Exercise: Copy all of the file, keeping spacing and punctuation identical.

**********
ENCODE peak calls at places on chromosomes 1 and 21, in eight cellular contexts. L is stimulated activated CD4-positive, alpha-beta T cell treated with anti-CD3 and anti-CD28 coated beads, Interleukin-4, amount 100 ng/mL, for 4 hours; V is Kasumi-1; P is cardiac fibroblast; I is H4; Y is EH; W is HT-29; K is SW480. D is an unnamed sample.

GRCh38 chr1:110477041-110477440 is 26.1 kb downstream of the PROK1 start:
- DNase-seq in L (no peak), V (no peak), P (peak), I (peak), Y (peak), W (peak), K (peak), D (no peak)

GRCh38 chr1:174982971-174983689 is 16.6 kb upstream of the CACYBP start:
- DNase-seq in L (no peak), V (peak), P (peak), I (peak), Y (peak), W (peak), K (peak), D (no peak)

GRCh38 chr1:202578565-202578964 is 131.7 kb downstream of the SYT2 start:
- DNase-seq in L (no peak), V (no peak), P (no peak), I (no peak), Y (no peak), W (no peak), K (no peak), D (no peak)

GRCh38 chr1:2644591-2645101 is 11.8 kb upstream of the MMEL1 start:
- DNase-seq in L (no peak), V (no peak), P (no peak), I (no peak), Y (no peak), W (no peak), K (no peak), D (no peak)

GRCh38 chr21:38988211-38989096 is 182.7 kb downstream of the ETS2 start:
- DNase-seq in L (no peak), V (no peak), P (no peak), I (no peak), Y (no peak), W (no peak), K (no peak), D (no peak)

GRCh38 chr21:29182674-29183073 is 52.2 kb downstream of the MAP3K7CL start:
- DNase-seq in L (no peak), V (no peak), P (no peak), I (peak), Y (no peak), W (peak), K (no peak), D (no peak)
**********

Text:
ENCODE peak calls at places on chromosomes 1 and 21, in eight cellular contexts. L is stimulated activated CD4-positive, alpha-beta T cell treated with anti-CD3 and anti-CD28 coated beads, Interleukin-4, amount 100 ng/mL, for 4 hours; V is Kasumi-1; P is cardiac fibroblast; I is H4; Y is EH; W is HT-29; K is SW480. D is an unnamed sample.

GRCh38 chr1:110477041-110477440 is 26.1 kb downstream of the PROK1 start:
- DNase-seq in L (no peak), V (no peak), P (peak), I (peak), Y (peak), W (peak), K (peak), D (no peak)

GRCh38 chr1:174982971-174983689 is 16.6 kb upstream of the CACYBP start:
- DNase-seq in L (no peak), V (peak), P (peak), I (peak), Y (peak), W (peak), K (peak), D (no peak)

GRCh38 chr1:202578565-202578964 is 131.7 kb downstream of the SYT2 start:
- DNase-seq in L (no peak), V (no peak), P (no peak), I (no peak), Y (no peak), W (no peak), K (no peak), D (no peak)

GRCh38 chr1:2644591-2645101 is 11.8 kb upstream of the MMEL1 start:
- DNase-seq in L (no peak), V (no peak), P (no peak), I (no peak), Y (no peak), W (no peak), K (no peak), D (no peak)

GRCh38 chr21:38988211-38989096 is 182.7 kb downstream of the ETS2 start:
- DNase-seq in L (no peak), V (no peak), P (no peak), I (no peak), Y (no peak), W (no peak), K (no peak), D (no peak)

GRCh38 chr21:29182674-29183073 is 52.2 kb downstream of the MAP3K7CL start:
- DNase-seq in L (no peak), V (no peak), P (no peak), I (peak), Y (no peak), W (peak), K (no peak), D (no peak)